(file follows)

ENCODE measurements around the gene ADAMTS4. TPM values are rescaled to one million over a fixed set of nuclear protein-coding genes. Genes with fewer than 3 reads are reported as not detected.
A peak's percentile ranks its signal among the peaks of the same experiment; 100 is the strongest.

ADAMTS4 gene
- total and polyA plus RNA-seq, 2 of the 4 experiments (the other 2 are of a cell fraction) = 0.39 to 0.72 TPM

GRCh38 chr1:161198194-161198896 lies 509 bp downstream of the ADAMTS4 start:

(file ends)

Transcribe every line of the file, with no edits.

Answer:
ENCODE measurements around the gene ADAMTS4. TPM values are rescaled to one million over a fixed set of nuclear protein-coding genes. Genes with fewer than 3 reads are reported as not detected.
A peak's percentile ranks its signal among the peaks of the same experiment; 100 is the strongest.

ADAMTS4 gene
- total and polyA plus RNA-seq, 2 of the 4 experiments (the other 2 are of a cell fraction) = 0.39 to 0.72 TPM

GRCh38 chr1:161198194-161198896 lies 509 bp downstream of the ADAMTS4 start: